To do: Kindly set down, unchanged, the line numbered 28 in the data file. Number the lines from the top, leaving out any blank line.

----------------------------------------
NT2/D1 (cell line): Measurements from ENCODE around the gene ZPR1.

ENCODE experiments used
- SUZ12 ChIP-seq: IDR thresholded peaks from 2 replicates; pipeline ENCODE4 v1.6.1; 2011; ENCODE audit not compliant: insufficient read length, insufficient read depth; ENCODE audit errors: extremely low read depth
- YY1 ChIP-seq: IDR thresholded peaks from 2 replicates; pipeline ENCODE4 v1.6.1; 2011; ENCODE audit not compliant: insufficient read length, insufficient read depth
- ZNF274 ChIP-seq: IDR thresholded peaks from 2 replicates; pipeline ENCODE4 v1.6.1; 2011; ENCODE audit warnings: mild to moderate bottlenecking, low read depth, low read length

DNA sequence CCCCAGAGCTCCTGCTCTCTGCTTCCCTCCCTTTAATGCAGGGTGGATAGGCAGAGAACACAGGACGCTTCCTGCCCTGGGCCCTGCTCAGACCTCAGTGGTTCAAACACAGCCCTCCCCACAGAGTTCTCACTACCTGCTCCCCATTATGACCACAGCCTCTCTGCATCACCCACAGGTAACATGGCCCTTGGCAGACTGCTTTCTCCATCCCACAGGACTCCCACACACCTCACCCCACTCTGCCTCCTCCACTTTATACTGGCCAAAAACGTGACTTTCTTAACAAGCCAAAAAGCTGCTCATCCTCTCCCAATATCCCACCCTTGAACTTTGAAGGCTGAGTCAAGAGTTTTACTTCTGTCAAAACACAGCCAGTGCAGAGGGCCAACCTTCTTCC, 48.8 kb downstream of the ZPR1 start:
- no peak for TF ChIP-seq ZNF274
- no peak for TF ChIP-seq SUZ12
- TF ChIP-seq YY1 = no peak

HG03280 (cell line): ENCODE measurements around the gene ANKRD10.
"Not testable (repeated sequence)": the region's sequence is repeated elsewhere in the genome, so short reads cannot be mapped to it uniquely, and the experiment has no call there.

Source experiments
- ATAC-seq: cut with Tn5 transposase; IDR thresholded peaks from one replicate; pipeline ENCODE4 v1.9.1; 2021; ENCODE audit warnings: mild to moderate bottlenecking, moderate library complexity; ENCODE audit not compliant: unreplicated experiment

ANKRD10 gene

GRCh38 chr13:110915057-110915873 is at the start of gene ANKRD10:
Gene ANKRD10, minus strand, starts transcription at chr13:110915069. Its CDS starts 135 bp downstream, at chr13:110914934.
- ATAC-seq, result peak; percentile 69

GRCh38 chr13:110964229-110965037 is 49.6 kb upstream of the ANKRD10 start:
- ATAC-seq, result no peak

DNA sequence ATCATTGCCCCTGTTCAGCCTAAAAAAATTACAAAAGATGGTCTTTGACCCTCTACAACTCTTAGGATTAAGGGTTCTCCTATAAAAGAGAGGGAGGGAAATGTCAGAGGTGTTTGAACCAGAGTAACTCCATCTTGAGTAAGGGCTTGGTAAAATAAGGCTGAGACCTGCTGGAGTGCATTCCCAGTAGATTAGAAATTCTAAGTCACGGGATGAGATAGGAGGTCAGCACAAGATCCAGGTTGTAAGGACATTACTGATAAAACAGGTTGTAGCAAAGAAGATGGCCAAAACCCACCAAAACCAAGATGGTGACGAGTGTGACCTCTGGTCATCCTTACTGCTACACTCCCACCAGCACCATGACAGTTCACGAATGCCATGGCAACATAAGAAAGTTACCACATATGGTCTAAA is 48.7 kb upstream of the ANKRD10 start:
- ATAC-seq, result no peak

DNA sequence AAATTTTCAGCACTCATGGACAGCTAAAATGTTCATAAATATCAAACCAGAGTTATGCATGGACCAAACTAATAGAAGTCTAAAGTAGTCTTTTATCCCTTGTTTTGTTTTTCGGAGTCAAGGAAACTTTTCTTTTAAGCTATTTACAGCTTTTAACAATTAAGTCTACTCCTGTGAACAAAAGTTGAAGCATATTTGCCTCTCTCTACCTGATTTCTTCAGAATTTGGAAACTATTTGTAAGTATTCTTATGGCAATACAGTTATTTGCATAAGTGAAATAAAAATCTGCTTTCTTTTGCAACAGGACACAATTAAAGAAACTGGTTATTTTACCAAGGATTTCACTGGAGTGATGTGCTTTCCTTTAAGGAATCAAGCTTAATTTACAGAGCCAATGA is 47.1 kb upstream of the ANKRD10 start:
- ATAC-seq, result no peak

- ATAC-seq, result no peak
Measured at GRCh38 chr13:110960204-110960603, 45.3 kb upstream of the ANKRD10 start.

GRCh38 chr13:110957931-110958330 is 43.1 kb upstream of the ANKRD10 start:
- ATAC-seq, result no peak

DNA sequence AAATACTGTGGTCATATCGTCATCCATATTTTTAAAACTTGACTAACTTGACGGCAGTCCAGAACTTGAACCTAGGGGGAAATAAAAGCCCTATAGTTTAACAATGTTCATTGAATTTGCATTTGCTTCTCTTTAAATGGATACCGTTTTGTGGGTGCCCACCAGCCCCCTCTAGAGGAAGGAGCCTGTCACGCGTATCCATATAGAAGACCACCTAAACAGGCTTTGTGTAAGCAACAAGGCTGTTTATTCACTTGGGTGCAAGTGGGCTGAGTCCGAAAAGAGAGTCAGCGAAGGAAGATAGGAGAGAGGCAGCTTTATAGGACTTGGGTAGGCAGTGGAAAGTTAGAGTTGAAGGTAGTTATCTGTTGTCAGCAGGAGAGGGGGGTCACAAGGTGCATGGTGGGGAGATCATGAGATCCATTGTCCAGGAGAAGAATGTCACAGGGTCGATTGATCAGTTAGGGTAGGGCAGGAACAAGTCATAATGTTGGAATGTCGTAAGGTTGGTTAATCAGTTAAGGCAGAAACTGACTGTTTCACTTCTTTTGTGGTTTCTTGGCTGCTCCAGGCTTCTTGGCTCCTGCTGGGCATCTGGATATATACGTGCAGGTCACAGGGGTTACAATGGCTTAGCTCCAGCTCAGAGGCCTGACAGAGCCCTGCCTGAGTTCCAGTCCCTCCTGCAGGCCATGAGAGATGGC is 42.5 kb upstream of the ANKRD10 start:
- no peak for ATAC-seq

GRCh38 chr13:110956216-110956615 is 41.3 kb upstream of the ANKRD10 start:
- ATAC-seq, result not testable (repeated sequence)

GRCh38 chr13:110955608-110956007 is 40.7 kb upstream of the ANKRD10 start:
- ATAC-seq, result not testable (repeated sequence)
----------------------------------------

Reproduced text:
DNA sequence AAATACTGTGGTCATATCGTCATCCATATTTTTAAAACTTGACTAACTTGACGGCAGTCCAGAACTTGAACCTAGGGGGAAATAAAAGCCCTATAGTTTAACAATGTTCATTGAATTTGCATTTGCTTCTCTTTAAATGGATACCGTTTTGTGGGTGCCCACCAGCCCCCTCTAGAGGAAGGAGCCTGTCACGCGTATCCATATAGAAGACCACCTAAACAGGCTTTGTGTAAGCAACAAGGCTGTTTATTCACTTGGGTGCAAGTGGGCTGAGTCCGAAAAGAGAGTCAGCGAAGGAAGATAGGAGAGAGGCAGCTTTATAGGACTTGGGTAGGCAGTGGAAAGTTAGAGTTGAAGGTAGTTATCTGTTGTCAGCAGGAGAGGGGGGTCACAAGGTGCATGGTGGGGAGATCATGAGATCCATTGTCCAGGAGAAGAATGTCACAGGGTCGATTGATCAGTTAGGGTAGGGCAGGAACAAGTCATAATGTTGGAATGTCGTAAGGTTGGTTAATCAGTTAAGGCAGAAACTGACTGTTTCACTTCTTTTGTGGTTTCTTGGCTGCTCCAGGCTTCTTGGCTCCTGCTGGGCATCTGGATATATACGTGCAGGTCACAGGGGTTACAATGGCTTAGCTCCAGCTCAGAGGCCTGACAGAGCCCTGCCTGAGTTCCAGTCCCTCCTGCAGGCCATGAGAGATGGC is 42.5 kb upstream of the ANKRD10 start: